Company funds will not be used to make the lump sum distributions. All distributions will be made from existing pension plan assets in the GE Pension Trust. The company does not expect the plan's funded status to decrease as a result of this offer. At year-end 2018, the plan's funded ratio was 80 percent (GAAP).
So GE is not offering to give away its own money, or to take it from other workers. It is simply offering ex-employees their own benefits earlier than planned. But under what assumptions? And how much? The press release didn’t say.
If that’s you, should you take the offer? It’s not an easy call because you are making a bet on the viability of General Electric.
The choice GE pensioners face is one many of us will have to make in the coming years. GE isn’t the only company in this position.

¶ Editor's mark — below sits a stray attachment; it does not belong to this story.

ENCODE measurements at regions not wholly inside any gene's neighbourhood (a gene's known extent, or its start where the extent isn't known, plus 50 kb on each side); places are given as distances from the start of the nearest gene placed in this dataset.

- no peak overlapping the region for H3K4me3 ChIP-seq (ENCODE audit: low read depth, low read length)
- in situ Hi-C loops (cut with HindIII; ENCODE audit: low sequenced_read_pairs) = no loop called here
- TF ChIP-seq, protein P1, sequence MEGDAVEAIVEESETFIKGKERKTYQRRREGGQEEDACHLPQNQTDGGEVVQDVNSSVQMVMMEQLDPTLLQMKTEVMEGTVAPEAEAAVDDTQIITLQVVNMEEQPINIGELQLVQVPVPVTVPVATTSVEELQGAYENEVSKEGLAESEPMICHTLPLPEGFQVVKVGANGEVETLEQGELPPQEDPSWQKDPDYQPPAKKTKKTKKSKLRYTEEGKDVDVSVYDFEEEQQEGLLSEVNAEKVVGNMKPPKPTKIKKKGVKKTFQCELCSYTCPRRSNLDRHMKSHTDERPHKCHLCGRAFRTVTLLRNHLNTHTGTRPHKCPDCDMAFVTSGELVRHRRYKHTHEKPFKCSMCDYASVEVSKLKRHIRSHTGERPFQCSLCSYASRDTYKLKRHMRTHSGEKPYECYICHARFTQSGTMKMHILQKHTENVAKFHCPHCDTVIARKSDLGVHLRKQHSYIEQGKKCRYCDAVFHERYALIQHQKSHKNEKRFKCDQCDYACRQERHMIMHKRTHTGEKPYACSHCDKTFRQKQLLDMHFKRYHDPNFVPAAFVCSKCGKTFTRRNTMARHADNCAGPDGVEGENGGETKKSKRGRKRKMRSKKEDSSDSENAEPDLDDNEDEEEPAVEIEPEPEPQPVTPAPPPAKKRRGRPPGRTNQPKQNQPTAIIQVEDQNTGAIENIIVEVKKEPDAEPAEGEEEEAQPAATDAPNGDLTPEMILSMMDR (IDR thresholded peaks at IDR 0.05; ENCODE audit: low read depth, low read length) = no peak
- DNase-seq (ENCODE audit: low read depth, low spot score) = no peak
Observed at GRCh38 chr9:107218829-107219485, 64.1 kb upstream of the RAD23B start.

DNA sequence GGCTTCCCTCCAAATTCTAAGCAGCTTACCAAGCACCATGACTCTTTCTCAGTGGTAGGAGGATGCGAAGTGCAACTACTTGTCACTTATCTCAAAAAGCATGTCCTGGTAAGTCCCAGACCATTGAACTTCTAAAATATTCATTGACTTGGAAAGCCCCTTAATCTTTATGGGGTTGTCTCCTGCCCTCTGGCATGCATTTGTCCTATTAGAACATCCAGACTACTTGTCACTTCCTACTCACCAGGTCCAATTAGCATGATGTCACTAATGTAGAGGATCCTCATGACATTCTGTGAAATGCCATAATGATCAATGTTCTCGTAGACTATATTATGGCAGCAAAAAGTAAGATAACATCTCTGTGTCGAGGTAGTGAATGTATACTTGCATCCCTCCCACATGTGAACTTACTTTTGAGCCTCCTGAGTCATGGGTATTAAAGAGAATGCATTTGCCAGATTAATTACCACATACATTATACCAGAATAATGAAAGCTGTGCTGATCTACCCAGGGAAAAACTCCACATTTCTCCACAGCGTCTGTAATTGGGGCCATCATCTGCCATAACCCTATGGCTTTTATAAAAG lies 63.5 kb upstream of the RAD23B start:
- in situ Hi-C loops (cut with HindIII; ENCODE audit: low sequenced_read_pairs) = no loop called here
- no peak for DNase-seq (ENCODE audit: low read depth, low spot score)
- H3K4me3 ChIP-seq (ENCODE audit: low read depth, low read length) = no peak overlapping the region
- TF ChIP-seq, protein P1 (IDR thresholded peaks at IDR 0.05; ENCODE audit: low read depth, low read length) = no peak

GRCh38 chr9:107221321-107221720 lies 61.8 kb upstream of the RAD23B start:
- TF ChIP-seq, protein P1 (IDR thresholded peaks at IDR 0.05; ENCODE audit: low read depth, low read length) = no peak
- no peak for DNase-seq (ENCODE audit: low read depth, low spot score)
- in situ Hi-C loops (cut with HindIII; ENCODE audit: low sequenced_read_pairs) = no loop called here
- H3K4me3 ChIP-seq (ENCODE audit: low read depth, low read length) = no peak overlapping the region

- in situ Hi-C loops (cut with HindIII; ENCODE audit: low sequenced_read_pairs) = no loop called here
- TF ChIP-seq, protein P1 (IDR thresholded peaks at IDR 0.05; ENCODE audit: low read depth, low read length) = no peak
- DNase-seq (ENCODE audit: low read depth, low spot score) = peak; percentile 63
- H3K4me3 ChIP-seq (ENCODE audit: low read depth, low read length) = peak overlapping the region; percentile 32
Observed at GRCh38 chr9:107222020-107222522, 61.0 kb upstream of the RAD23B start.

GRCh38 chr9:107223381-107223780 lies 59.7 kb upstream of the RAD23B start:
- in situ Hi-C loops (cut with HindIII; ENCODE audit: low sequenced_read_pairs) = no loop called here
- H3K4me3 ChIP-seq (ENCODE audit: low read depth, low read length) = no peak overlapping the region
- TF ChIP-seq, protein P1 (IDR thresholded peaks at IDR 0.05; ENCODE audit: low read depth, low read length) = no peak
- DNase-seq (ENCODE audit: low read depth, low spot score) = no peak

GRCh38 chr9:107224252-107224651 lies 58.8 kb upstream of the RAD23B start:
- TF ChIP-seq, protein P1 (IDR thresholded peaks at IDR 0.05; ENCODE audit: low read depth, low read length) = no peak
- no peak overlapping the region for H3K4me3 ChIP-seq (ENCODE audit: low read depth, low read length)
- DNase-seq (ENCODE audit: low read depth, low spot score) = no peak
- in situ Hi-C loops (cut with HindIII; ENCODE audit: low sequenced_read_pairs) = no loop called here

When GE says its plan is 80% funded under GAAP, it necessarily makes an assumption about the plan’s future investment returns.
I dug around their 2018 annual report and found the “expected rate of return” was 8.50% as recently as 2009, when they dropped it to 8.00%, then 7.50% in 2014, to now 6.75%.
So over a decade they went from staggeringly unrealistic down to seriously unrealistic. They still assume that every dollar in their pension fund will grow to almost $4 in 20 years.
That means GE’s offered amounts will probably be too low, because they’ll base their offers on that expected return.
GE hires lots of engineers and other number-oriented people who will see this. Still, I doubt GE will offer more because doing so would compromise their entire corporate viability, as we’ll see in a minute.
GE has $92 billion in pension liabilities offset by roughly $70 billion in assets, plus the roughly $5 billion they’re going to “pre-fund.”
But that is based on 6.75% annual return. Which roughly assumes that in 20 years one dollar will almost quadruple.
What if you assume a 3.5% return? Then you are roughly looking at $2, which would mean the pension plan is underfunded by over $100 billion—and that’s being generous.